Bound-ery boundary bunnies to you on this onest of November! (Or: RABBITS!!)
The month started by lulling us into a sense of false security, with a sun smiling sweetly and balmy breezes. Then, as soon as everyone was lured outside, came some wild wind and drenching drips to reveal an apparent intention to out-sog October.
Oh well, the consolation is that it has been months since I needed to top up swimming pool or ponds.
Thought for today:
Is it right to write a wheelwright rite right-handed?
The wright bit comes from an old English word meaning ‘worker’. One couldn’t apply it to most of our local ones, though. They are too often rong.
That reminds me of one of my high school teachers (no, he wasn’t an educator; and we were pupils, not learners) by the name of Phillips, known for reasons unknown as ‘Fluffy’. He would pause in his lectures to say, ‘Right.’ Then, he had some sort of nervous disorder which would lock him into saying long strings of them, as in, ‘Right, right, right, right, right, right … right … right-right-right, right … right!’ He seemed completely unaware of anything out of the ordinary in his ‘right’ marathons.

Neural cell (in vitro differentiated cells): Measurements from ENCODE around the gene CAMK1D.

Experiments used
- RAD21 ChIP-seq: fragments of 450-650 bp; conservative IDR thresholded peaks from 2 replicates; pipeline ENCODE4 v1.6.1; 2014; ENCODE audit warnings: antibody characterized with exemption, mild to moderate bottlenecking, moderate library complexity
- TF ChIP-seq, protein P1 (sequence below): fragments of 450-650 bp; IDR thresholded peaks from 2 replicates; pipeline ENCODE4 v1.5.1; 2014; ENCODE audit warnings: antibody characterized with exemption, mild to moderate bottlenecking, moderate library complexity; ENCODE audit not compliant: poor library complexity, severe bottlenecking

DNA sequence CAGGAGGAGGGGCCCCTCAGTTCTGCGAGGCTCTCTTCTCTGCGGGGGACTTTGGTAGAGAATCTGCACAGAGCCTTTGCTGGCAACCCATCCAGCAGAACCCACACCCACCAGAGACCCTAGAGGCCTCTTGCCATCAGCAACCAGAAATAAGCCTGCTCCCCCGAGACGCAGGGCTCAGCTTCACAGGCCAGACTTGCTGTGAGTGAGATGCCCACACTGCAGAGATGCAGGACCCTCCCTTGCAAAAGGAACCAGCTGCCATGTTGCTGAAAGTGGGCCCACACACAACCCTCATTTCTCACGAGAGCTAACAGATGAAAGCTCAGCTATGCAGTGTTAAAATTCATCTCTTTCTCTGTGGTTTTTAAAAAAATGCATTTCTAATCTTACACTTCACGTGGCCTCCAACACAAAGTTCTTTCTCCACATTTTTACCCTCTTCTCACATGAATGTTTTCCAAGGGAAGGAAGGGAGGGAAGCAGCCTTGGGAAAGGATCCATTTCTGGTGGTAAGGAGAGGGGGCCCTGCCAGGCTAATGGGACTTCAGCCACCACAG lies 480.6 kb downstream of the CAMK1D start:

Now, following up from that thought in no way whatsoever, I come to a Nepomuk. A recent post of Kate Shrewsday referred to Johann Nepomuk Målzel as being a hearing-aid manufacturer for Beethoven. The name struck me because I happen to be fond of the music of Hummel, whose potted particulars are:
In his lifetime his music was said to have been more popular than that of Beethoven.
So, who or what was a Nepomuk?
That is easy.
John of Nepomuk (or John Nepomucene) (Czech: Jan Nepomucký) (c. 1345 – March 20, 1393) is a national saint of the Czech Republic, who was drowned in the Vltava river at the behest of Wenceslaus, King of the Romans and King of Bohemia. Later accounts state that he was the confessor of the queen of Bohemia and refused to divulge the secrets of the confessional. On the basis of this account, John of Nepomuk is considered the first martyr of the Seal of the Confessional, a patron against calumnies and, because of the manner of his death, a protector from floods.
It only leaves me to wonder if the Nepomuk-bumper-offer was the same lad who is said to have done a good deed on the Feast of Stephen (26th December) when the snow lay all about deep and crisp and even?
That was some four hundred years before, and the carol Wenceslaus was a duke, not a king. He was given a promotion by Neale, who adapted the original German poem. Apparently the earlier Wenceslaus was hacked to death by his apparently hacked-off brother Coleslaw with a B, and was regarded as a martyr by his followers.
That was fun! I enjoy letting my mind loose to range around every now and again. So now, if it is deranged, does that mean it is back on track?
© November 2012 Colonialist (WordPress/blogs24)